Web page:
an app developed by Luke Klinker of Klinker Apps
In late 2016, when Pulse first launched, the app was one of the earliest SMS apps on Android to offer a desktop client allowing you to send and receive messages on your computer, through your phone. I had been a fan of Klinker Apps for a while because they always seemed to be a little ahead of the curve when it came to introducing new features specific to Android updates, and their dev team was friendly and open to feedback from the community. When the app came out, I quickly installed it and was thoroughly enjoying it and its desktop counterpart. But there was one thing that didn’t sit right with me - the app’s icon just didn’t feel as current as the application itself was and, being an icon designer, I figured I might just be able to help remedy that problem. So, I reached out to Luke with my design concepts, and we quickly got to work, settling on one of the icons I had created in the beginning. Over two years later, the icon still stands, and the app has risen to the third most popular SMS app on the Play Store.
the final icon design
Featuring the iconic fold concept that was widely adopted by icon designers following the introduction of Material Design, we chose this concept because it accurately portrayed Pulse’s vision of a better SMS client with the feel of a stock app that would’ve come on your device out of the box. Featuring a classic chat bubble icon and three message lines aligned with the crease in the background shape, this was a winner and it showed. The icon came with a 17% increase in installs per page visit, which would prove to be huge in the growth of the app as it hit the ground running.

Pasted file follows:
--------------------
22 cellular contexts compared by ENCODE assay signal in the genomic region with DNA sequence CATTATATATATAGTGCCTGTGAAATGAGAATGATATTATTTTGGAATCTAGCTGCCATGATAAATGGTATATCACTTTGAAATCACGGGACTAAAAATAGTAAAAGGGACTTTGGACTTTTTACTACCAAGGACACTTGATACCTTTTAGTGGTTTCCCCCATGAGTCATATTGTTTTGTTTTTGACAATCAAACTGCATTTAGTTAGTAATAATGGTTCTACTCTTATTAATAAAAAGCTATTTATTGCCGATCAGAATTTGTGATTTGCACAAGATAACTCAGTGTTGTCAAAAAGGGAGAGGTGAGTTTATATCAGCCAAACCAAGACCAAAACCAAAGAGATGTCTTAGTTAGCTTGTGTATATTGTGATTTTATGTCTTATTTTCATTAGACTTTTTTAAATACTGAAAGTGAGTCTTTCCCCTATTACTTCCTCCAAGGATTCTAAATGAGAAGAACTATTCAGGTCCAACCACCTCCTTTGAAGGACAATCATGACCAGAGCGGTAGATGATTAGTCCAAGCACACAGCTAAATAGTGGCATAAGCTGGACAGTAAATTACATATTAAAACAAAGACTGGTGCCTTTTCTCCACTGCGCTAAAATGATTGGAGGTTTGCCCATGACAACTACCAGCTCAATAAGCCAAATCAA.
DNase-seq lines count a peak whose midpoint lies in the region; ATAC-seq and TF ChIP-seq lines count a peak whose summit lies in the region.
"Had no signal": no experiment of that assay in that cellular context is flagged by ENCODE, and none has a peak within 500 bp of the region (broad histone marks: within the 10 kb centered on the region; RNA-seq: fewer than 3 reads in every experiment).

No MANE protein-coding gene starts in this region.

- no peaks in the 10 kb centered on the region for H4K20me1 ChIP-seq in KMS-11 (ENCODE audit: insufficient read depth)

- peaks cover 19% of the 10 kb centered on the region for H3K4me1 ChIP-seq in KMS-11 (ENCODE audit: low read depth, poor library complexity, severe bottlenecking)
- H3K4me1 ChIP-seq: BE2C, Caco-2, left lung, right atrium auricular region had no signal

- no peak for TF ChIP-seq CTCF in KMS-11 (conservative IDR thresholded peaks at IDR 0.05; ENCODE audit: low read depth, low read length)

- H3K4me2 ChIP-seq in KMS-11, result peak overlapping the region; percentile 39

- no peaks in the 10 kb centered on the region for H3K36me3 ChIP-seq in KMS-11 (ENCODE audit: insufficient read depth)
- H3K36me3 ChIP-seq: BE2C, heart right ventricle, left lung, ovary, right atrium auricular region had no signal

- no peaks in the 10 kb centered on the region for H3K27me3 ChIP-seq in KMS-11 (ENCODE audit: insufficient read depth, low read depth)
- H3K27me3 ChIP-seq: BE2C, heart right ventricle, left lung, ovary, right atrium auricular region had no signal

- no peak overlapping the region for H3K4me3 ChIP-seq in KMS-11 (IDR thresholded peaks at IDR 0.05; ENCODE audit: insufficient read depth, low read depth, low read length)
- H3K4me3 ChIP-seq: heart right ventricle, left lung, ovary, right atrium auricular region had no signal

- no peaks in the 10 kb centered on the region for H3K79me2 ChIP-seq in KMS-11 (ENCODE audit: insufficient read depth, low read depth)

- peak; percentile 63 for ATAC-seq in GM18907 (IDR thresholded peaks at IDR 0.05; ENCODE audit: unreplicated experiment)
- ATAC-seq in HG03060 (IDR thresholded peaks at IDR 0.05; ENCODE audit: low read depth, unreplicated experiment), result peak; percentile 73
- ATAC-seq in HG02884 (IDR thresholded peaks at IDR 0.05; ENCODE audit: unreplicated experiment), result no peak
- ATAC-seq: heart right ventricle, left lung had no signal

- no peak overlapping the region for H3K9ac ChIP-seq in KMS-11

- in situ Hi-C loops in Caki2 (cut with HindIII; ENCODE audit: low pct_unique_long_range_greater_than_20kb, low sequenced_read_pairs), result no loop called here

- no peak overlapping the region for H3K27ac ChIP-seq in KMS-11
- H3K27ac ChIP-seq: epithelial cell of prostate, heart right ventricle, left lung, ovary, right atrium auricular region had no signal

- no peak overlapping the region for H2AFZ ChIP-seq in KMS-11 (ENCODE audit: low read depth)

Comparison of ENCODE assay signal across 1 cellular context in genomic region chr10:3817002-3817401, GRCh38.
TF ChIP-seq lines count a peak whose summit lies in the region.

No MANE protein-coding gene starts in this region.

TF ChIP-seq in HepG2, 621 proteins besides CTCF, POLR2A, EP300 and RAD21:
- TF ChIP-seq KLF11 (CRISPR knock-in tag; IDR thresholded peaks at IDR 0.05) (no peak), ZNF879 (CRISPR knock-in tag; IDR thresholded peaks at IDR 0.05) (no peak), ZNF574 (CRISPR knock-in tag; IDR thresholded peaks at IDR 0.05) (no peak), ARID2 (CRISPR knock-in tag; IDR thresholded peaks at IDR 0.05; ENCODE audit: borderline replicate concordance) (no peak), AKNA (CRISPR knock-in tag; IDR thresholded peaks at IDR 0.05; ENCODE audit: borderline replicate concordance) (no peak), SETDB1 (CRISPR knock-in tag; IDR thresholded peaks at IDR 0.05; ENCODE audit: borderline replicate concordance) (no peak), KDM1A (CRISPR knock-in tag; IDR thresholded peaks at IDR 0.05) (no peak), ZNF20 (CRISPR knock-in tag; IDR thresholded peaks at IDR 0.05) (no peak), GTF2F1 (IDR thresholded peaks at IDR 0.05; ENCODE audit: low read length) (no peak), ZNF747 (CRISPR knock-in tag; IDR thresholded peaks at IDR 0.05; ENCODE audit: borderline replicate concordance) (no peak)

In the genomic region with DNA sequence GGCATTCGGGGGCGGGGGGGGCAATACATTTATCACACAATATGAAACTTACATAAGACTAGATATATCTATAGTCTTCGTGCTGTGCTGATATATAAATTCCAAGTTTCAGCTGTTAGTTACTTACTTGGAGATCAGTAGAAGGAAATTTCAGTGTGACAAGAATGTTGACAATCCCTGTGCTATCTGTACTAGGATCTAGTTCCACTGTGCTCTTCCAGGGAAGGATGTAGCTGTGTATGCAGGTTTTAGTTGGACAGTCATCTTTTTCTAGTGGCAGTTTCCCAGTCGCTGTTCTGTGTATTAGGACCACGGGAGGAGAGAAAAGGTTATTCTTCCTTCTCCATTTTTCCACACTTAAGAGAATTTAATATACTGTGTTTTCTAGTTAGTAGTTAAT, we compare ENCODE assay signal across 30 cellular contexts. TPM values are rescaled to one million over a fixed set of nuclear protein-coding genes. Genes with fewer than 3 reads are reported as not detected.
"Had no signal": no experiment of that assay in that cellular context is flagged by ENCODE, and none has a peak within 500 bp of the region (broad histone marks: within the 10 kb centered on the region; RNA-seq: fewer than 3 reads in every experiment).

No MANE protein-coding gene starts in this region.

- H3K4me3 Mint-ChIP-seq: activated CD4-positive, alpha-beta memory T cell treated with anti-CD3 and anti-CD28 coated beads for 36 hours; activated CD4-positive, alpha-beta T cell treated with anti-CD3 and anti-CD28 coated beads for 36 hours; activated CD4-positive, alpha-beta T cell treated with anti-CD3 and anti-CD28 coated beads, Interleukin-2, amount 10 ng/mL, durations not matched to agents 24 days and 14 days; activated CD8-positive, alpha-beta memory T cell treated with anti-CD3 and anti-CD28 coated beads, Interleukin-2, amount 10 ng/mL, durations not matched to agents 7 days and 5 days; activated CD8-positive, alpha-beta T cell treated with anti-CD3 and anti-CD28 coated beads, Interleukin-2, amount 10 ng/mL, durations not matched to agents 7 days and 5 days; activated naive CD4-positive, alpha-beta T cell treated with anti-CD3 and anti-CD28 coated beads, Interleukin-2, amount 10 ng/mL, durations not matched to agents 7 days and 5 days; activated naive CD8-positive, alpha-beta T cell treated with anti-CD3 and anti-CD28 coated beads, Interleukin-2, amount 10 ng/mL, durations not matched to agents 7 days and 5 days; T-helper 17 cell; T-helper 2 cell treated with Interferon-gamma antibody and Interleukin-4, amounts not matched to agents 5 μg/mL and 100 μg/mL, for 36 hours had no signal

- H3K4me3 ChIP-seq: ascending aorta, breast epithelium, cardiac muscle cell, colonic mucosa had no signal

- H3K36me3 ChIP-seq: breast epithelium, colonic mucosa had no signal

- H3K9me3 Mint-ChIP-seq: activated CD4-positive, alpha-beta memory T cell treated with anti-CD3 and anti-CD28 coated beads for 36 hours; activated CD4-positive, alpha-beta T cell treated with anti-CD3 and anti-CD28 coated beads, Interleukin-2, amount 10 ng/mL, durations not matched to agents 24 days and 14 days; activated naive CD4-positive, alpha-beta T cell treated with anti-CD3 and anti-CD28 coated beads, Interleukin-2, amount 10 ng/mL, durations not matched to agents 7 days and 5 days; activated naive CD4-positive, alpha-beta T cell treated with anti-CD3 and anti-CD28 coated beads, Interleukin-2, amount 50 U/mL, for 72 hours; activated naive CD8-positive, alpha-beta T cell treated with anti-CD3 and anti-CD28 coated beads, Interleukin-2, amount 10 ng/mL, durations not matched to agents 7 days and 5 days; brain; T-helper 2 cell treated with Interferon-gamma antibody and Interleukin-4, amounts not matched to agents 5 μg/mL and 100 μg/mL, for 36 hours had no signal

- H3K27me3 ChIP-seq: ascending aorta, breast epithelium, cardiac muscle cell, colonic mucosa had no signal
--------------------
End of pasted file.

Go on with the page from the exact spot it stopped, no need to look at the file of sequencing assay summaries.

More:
As I said earlier, these guys tend to be a bit ahead of the curve.. To my knowledge, we were the first on the scene when adaptive icons were announced and included adaptive icons within two weeks of said announcement. Of course it would take months for any user to see them in action on their device, but, like they say: “to be early is to be on time…” or something like that.
And last but not least, we’ve got the notification icons. As with any decrease in scale, you have to sacrifice some detail in order to maintain visual clarity and I was able to achieve that by reducing the number of lines in the chat bubble to two instead of three. I couldn’t use the same method of aligning the message lines to the tail of the chat bubble because of size constraints, but the relationship is still clear and strong.